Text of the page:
Saturday, August 18, 2007

Philips - Compact Discs

(Photo taken by me at the Philips Technology Campus in Eindhoven: it shows the inside of a CD player, blown up to much larger-than-life size as an educational tool).
So, the Compact Disc turns 25 this month. For people of a certain age it seems like only yesterday. I was 10 years old, and there was a whole new range of products I never knew could exist but suddenly wanted and couldn't afford.

10 years later I remember the bitter pain I felt when someone stole several of my favorite CDs during a party my little sister threw at our house while I was gone, including my "Jackson 5 Greatest Hits" album, and CD 2 of my "JB (James Brown) and the Horny Horns" featuring Maceo Parker. That one was unreplaceable.

Now I have like 300 CDs and never listen to them; too much work to find the ones I want; and "ripping" them all to Mp3 would be more than a week of work (I calculated it).

But I digress.

As it happens, I recently had cause to check out Philips' corporate museum in Eindhoven, and I can recommend it to anybody who basically is interested in old technology, antique radios & microphones, that kind of stuff. I think it's a little bit like the Smithsonian used to be.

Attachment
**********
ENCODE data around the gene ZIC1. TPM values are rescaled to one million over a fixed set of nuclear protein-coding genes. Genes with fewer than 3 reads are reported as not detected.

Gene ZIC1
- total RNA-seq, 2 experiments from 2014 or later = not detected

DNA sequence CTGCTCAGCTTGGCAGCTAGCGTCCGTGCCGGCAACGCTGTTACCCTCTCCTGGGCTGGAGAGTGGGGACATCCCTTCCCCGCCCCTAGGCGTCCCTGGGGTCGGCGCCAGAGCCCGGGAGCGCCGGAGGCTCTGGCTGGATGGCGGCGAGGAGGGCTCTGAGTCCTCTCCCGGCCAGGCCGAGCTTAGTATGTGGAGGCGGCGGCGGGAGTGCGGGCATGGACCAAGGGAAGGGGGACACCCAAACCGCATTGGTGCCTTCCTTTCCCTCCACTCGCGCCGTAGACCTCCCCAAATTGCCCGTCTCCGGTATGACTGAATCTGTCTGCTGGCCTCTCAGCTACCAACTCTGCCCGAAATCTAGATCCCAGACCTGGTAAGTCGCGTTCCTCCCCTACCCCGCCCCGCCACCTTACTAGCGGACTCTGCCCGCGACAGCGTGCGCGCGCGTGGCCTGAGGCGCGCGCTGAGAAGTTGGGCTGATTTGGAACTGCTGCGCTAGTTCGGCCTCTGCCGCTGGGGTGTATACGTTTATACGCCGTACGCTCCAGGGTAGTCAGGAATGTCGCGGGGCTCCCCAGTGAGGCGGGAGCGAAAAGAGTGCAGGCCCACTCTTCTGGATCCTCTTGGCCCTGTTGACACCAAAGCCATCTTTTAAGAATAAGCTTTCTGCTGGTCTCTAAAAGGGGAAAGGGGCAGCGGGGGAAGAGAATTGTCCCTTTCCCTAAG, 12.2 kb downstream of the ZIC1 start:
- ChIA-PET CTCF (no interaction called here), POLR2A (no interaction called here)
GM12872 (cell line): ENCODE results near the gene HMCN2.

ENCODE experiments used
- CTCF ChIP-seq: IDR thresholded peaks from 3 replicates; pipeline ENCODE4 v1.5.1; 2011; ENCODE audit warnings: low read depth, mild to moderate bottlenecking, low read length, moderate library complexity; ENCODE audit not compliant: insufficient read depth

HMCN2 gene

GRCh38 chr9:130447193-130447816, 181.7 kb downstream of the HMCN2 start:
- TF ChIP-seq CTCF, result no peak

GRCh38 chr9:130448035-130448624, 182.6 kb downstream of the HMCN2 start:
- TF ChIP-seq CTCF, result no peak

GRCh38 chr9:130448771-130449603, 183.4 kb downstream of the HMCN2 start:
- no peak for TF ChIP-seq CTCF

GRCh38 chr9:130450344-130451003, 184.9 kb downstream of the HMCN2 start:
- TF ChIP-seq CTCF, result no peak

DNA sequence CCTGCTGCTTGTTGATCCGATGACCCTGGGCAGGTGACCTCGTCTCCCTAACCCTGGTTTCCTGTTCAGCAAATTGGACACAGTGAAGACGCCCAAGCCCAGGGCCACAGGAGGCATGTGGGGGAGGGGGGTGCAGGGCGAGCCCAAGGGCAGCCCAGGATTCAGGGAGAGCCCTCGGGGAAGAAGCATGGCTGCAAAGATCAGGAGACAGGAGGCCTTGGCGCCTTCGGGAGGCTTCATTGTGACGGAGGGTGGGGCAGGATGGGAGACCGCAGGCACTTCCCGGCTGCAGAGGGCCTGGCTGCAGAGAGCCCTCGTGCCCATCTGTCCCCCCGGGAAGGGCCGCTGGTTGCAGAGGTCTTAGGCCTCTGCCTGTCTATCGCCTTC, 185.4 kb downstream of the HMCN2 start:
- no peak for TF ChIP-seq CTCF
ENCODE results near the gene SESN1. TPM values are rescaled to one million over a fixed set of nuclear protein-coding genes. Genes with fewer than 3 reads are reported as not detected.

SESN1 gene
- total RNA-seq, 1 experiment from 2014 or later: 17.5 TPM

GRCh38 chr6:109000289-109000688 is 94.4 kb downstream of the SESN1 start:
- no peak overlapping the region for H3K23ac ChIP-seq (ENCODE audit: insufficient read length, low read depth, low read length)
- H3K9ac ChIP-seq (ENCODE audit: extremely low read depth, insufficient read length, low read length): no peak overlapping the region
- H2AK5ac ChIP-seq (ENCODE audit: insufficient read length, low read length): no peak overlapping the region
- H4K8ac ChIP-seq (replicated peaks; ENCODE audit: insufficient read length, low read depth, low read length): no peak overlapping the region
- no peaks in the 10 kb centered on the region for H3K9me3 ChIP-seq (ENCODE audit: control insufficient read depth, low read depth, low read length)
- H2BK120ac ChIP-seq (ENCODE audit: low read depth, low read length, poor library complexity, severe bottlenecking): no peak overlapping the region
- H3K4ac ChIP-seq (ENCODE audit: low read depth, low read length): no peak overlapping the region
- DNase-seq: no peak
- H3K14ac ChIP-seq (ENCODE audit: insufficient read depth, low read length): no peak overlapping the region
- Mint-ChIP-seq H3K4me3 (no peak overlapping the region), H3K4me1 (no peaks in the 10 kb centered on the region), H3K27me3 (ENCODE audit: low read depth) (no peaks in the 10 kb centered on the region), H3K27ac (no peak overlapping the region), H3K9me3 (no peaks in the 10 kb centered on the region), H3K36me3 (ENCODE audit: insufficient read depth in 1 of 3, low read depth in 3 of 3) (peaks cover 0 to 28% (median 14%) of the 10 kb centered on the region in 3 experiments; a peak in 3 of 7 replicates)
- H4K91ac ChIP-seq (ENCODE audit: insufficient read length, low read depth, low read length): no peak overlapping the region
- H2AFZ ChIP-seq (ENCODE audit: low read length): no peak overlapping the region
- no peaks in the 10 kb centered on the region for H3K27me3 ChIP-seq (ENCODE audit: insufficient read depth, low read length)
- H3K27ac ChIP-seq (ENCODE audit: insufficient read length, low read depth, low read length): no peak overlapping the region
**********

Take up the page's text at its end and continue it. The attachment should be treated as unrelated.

Despite the rather hard-to-fine entrance, and unpromising location near a construction pit, it was full of things like original neon lights that still work, funky old art deco advertisements, televisions ensconced in cabinets made of tropical rain forest wood (in the 1950's when that was not politically incorrect), those weird static bulbs that do something with electricity. Edison records. You get the idea. A mad scientist's laboratory. I have a lot more pictures, I guess I'll add them to my Flickr feed eventually. Oh by the way, as far as the Dutch are concerned, Edison didn't really invent the lightbulb: Philips did. I saw something similar recently about how Alexander Gram Bell didn't invent the telephone. Maybe I should look into this, it could be hot news I suppose.

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